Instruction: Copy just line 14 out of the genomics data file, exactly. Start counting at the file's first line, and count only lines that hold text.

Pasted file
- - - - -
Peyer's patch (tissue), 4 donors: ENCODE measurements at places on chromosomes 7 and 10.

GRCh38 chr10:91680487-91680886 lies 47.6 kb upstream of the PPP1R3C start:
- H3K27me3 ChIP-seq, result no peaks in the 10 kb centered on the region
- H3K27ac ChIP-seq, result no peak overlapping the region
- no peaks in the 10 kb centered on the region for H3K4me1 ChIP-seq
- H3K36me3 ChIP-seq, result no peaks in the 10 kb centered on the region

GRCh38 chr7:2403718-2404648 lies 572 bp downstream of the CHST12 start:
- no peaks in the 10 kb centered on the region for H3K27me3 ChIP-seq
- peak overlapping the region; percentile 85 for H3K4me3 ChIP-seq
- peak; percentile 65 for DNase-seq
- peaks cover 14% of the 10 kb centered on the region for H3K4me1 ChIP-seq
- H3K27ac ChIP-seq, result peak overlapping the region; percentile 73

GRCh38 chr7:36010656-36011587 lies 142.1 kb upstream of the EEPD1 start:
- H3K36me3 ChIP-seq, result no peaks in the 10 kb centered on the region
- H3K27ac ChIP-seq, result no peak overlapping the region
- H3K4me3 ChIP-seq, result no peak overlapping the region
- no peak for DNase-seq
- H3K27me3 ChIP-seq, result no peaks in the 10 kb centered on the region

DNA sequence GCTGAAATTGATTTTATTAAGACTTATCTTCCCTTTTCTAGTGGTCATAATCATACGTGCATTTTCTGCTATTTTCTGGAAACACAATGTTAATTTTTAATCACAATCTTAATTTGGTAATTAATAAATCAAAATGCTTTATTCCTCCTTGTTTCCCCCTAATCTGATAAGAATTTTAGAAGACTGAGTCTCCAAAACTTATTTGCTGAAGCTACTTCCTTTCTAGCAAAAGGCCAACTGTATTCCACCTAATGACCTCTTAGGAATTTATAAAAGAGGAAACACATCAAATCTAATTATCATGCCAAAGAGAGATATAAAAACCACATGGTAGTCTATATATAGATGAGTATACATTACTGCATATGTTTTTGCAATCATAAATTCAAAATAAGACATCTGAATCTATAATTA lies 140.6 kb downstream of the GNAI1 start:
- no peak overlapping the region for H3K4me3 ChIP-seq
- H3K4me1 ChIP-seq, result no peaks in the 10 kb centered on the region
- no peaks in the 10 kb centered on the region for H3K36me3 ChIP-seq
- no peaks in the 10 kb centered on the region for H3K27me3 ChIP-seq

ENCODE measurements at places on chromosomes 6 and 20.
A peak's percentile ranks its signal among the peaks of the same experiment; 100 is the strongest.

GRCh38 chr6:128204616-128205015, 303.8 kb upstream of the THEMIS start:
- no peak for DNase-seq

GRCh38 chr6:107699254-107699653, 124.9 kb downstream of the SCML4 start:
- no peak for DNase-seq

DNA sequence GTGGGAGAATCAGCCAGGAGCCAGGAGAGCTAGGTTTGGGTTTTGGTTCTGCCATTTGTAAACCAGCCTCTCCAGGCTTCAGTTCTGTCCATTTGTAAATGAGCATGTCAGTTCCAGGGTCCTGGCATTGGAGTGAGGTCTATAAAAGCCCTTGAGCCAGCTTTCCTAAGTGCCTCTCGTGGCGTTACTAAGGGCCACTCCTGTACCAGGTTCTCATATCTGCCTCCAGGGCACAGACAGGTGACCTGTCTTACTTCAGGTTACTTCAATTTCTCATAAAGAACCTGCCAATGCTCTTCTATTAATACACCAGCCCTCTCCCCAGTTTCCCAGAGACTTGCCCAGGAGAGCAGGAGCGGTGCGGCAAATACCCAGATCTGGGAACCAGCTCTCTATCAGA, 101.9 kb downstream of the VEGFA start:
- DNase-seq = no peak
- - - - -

- H3K36me3 ChIP-seq, result no peaks in the 10 kb centered on the region